Taken at face value, the only information Article 18 requires food businesses to provide is the name of the businesses who supply them and to whom they supply their products. However, as a minimum, traceability records should include the address of the supplier or customer, nature and quality of products and date of the transaction and delivery. It is also helpful to record the batch number or durability information (shelf life information).
Typically for the supplier (the one step back) this includes:
- Accurate records of what the product is, the quantity, who supplied it and the date it was received,
- The name and address of the supplier the product, and
- The lot, batch or consignment reference where applicable.
For the customer (one step forward) this includes:
- Accurate records of what product was supplied, to whom product was supplied to (the name and address of the customer which is being supplied), and any lot, batch or consignment reference that is applied, and the date of dispatch.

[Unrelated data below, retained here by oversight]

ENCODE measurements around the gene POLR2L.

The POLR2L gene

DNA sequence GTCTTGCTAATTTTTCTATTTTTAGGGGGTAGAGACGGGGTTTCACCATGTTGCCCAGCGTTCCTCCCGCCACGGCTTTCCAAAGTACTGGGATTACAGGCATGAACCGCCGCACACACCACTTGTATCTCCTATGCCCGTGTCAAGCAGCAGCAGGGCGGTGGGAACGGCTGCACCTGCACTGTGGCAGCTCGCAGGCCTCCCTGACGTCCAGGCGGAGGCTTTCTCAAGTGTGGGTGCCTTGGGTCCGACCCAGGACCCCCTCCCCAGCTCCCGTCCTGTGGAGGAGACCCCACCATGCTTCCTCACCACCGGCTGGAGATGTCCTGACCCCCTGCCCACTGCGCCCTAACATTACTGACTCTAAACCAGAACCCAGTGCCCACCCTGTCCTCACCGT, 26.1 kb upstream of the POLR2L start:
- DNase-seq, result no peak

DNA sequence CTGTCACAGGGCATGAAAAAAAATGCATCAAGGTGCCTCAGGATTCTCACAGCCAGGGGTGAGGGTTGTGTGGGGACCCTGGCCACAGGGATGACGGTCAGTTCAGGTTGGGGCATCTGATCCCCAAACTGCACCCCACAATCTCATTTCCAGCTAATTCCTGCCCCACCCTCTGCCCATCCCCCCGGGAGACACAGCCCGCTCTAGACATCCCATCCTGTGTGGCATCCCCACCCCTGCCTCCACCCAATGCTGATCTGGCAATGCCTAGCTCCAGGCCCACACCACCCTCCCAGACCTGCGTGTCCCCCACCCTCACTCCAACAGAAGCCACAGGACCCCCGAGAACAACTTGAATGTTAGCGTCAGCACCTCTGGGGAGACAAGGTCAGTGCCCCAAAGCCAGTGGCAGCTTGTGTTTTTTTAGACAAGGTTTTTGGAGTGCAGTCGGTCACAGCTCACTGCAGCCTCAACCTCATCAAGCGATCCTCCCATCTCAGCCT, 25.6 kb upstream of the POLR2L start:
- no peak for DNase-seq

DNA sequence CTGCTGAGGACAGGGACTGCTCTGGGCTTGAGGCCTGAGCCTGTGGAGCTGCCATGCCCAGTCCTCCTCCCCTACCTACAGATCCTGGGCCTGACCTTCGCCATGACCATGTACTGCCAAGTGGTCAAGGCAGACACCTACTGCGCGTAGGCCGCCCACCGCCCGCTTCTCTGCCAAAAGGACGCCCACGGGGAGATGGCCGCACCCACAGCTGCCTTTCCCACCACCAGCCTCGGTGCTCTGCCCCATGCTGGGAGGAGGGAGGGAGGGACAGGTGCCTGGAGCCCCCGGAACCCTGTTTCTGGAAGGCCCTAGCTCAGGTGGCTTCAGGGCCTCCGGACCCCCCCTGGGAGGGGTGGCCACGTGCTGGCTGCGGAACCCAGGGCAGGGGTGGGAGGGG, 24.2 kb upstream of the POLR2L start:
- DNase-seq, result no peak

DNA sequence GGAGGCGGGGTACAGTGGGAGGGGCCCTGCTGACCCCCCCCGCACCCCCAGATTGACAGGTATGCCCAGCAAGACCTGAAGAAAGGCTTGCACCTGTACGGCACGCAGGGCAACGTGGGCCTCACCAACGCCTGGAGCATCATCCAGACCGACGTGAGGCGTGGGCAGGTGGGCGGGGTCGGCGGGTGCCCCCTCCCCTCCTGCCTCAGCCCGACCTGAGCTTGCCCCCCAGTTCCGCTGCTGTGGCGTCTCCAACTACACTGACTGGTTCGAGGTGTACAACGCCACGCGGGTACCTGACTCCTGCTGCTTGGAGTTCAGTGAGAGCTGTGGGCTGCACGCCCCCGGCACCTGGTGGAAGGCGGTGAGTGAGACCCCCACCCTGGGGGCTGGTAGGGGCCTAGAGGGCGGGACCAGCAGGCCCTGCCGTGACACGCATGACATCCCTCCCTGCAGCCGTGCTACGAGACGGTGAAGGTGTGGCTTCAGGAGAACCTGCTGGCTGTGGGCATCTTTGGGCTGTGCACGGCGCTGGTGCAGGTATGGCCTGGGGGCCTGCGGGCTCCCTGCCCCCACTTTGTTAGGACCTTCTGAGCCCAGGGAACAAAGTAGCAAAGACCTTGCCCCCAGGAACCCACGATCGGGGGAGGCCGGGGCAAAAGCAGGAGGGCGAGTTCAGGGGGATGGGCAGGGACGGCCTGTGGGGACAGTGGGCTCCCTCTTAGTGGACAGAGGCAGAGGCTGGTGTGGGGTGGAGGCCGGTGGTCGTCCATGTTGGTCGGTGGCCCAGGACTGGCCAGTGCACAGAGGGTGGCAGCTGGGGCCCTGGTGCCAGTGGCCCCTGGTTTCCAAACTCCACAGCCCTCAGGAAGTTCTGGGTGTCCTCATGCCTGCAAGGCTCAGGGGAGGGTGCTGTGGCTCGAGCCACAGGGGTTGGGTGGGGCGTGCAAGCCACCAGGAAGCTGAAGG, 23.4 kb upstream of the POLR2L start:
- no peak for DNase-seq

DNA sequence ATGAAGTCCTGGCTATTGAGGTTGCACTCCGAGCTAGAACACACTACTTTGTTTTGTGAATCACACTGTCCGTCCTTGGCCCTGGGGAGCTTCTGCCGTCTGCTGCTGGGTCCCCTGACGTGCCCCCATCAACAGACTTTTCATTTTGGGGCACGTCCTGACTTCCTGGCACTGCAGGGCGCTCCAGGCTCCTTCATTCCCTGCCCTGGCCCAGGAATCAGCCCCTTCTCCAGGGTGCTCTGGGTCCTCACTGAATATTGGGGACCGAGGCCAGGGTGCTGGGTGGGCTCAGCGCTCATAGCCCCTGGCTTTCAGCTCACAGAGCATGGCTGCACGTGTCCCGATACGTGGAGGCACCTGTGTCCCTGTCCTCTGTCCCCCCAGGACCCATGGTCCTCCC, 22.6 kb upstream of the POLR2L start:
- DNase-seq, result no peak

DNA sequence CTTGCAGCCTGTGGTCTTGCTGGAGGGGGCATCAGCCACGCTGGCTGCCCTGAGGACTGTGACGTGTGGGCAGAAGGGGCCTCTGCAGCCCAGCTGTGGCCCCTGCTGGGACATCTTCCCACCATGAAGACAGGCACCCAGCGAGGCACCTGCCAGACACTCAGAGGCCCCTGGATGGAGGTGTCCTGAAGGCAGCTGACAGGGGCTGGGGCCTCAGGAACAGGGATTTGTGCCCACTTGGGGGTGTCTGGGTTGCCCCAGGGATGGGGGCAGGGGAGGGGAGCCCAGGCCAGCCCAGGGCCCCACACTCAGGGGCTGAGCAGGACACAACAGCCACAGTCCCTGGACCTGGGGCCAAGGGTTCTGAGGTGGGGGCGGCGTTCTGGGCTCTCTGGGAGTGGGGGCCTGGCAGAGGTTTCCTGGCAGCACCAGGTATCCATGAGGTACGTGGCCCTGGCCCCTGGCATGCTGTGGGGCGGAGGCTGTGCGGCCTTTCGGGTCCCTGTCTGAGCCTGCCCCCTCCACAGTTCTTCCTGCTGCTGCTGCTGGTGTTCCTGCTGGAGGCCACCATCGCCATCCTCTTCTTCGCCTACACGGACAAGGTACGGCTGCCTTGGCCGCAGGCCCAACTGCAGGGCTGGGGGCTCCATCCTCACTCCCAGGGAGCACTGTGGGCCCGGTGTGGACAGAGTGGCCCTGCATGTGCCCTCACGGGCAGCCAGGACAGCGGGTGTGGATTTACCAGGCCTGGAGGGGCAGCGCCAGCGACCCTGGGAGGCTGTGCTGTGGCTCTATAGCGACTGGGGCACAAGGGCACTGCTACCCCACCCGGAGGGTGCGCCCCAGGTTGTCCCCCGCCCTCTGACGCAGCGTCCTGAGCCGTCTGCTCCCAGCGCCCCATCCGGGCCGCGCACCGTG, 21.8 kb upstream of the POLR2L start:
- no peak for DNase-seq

This requirement does not mean that businesses need a dedicated traceability system. The traceability system applied will depend on the nature and size of the business. It is likely that the provision of this type of information is standard practice in basic accounting and business management systems. It is the need to produce information that is important, not the format in which it is kept. As a minimum the food business should have their records sufficiently organised and available to produce within the short time scale needed for them to be of use in any food withdrawal or recall.